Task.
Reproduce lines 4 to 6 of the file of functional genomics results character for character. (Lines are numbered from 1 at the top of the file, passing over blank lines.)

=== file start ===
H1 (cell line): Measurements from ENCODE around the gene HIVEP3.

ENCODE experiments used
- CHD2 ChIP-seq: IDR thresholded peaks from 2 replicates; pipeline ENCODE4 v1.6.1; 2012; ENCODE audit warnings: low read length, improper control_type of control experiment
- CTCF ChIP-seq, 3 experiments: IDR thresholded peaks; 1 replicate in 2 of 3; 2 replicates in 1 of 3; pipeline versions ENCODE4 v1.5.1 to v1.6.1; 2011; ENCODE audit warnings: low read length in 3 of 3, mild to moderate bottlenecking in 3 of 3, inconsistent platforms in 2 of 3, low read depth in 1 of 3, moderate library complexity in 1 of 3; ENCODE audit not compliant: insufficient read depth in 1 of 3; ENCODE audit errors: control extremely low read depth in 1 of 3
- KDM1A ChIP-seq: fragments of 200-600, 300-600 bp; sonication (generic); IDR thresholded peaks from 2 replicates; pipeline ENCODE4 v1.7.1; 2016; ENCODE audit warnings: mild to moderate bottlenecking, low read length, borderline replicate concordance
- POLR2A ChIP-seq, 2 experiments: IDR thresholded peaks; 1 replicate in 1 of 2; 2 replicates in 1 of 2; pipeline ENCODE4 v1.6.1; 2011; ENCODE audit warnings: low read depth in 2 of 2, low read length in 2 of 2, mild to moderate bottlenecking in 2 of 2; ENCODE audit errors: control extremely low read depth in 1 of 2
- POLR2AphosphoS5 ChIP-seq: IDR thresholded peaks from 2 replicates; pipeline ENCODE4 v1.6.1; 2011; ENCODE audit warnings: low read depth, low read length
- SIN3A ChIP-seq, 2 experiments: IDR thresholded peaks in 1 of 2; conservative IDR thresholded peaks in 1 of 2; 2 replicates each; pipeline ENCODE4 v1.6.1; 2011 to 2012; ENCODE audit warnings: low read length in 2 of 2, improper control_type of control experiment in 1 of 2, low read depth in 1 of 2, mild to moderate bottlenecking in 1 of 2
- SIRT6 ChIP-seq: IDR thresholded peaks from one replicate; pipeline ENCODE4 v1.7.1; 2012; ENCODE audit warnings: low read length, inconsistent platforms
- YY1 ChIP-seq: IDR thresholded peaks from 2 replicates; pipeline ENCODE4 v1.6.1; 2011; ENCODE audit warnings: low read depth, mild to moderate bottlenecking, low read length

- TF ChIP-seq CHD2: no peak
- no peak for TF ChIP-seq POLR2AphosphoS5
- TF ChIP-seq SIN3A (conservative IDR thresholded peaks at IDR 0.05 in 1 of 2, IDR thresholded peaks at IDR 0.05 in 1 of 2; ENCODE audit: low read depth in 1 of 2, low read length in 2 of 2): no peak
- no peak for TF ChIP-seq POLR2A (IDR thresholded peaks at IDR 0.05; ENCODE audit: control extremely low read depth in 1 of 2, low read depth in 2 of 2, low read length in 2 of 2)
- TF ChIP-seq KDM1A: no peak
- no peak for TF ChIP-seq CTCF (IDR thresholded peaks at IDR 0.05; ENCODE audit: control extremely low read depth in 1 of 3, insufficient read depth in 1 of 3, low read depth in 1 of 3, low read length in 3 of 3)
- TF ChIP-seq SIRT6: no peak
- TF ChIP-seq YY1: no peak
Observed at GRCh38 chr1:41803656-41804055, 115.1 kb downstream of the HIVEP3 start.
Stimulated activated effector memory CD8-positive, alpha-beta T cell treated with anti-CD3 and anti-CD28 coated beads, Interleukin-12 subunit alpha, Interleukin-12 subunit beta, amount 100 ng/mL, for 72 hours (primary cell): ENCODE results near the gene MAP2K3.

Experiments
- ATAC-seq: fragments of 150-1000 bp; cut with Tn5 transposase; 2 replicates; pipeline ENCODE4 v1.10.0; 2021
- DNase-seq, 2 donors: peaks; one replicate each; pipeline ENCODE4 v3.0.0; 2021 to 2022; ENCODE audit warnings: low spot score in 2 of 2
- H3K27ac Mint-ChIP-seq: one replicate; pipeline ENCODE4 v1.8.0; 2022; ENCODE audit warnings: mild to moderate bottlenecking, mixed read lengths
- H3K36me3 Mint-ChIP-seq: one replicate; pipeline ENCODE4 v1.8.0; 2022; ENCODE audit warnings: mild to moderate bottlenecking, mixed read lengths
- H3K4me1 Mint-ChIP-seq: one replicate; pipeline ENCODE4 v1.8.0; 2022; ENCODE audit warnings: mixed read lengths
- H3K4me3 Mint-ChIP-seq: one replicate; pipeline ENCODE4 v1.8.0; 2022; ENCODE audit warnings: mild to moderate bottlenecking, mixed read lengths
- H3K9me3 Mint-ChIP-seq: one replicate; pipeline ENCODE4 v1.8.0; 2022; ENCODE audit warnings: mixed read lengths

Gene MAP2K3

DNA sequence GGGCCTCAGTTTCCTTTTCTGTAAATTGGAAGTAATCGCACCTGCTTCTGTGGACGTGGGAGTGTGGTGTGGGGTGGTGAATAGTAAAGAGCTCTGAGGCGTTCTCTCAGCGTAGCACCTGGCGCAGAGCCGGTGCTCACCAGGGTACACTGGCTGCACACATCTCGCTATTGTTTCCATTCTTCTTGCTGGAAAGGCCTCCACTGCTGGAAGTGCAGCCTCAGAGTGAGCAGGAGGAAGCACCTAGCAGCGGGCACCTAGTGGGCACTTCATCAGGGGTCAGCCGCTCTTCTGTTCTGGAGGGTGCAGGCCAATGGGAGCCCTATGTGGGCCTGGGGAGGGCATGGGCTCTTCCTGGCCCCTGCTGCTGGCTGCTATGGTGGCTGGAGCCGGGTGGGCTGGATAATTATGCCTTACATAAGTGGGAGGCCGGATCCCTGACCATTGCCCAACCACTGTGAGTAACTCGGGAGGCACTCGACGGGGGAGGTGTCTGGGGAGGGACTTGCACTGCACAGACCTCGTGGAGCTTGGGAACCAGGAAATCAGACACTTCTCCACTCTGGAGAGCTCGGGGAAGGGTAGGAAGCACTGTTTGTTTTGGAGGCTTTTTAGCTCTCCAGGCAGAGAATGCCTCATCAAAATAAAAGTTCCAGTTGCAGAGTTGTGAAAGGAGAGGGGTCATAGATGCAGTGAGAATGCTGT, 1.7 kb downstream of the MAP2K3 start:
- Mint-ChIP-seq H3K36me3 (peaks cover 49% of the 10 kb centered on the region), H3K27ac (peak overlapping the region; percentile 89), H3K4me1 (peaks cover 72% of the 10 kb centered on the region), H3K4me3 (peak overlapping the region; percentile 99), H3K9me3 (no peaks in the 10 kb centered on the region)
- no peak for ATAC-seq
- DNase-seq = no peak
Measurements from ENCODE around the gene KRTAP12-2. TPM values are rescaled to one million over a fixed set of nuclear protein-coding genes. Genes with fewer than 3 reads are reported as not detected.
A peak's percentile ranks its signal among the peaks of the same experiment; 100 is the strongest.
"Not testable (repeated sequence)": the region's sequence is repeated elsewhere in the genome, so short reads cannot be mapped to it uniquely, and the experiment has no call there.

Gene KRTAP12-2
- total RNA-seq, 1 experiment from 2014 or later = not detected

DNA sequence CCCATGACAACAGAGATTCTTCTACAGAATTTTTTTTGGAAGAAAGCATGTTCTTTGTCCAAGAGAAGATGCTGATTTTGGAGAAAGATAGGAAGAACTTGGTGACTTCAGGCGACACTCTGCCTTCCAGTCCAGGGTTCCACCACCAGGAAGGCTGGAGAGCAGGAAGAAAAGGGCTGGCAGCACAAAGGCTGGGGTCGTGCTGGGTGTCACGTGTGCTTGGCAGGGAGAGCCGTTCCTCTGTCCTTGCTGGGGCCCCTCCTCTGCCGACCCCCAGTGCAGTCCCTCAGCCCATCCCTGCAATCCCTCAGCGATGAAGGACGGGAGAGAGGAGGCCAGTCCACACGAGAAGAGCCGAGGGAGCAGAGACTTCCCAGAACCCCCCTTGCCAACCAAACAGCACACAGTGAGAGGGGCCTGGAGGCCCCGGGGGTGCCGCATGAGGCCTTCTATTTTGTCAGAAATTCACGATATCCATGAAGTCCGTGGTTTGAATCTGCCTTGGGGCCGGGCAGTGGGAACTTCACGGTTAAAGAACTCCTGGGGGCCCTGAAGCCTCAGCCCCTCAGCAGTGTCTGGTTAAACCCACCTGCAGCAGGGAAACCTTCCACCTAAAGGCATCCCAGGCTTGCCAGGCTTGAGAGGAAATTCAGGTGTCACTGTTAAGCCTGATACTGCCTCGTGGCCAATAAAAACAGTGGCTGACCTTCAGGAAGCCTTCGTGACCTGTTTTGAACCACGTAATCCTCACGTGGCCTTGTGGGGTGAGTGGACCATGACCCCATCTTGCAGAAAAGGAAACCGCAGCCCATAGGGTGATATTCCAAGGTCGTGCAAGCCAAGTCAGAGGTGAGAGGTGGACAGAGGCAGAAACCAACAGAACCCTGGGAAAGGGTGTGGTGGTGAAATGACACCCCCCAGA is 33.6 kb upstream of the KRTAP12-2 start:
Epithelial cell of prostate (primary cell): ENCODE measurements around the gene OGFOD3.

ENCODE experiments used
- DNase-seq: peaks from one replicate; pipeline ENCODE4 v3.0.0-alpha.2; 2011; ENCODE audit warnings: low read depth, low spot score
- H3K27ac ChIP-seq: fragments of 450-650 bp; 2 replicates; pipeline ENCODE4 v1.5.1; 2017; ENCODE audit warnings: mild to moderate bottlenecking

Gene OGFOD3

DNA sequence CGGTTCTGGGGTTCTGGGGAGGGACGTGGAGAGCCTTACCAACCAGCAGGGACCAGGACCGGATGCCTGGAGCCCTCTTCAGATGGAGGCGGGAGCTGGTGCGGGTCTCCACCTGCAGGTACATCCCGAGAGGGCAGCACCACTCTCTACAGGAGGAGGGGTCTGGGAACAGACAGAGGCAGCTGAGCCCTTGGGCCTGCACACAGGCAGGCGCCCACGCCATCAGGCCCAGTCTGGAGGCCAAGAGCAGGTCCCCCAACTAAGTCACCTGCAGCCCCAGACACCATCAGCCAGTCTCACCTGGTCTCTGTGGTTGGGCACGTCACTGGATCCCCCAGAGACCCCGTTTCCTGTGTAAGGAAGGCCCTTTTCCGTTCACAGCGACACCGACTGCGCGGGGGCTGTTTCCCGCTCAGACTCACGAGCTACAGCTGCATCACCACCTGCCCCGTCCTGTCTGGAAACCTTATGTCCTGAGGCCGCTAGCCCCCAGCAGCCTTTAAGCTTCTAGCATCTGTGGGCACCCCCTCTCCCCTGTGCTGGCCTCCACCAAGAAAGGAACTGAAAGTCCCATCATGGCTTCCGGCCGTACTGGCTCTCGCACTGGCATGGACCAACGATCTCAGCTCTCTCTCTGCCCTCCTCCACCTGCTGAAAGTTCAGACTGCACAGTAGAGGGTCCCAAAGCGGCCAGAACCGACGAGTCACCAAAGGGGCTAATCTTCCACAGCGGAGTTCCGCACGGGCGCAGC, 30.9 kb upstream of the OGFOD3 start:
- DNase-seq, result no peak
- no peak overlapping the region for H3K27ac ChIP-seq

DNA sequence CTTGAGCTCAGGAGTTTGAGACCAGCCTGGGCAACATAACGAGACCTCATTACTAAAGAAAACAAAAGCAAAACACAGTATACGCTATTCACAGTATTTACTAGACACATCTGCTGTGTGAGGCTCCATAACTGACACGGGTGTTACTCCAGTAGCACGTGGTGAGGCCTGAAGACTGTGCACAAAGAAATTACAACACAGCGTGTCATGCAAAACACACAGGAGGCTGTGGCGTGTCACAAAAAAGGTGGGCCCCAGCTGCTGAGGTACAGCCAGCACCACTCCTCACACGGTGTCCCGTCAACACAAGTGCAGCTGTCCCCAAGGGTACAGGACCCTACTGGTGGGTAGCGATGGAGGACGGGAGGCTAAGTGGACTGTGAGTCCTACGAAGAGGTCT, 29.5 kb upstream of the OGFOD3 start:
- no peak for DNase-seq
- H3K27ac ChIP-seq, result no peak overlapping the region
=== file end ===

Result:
- CTCF ChIP-seq, 3 experiments: IDR thresholded peaks; 1 replicate in 2 of 3; 2 replicates in 1 of 3; pipeline versions ENCODE4 v1.5.1 to v1.6.1; 2011; ENCODE audit warnings: low read length in 3 of 3, mild to moderate bottlenecking in 3 of 3, inconsistent platforms in 2 of 3, low read depth in 1 of 3, moderate library complexity in 1 of 3; ENCODE audit not compliant: insufficient read depth in 1 of 3; ENCODE audit errors: control extremely low read depth in 1 of 3
- KDM1A ChIP-seq: fragments of 200-600, 300-600 bp; sonication (generic); IDR thresholded peaks from 2 replicates; pipeline ENCODE4 v1.7.1; 2016; ENCODE audit warnings: mild to moderate bottlenecking, low read length, borderline replicate concordance
- POLR2A ChIP-seq, 2 experiments: IDR thresholded peaks; 1 replicate in 1 of 2; 2 replicates in 1 of 2; pipeline ENCODE4 v1.6.1; 2011; ENCODE audit warnings: low read depth in 2 of 2, low read length in 2 of 2, mild to moderate bottlenecking in 2 of 2; ENCODE audit errors: control extremely low read depth in 1 of 2